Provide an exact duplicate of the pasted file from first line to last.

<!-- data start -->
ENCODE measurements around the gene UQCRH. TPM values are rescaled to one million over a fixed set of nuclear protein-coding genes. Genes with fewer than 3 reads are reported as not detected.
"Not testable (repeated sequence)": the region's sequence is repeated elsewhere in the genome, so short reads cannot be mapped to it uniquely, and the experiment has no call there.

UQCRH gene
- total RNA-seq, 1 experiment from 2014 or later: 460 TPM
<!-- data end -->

ENCODE measurements around the gene UQCRH. TPM values are rescaled to one million over a fixed set of nuclear protein-coding genes. Genes with fewer than 3 reads are reported as not detected.
"Not testable (repeated sequence)": the region's sequence is repeated elsewhere in the genome, so short reads cannot be mapped to it uniquely, and the experiment has no call there.

UQCRH gene
- total RNA-seq, 1 experiment from 2014 or later: 460 TPM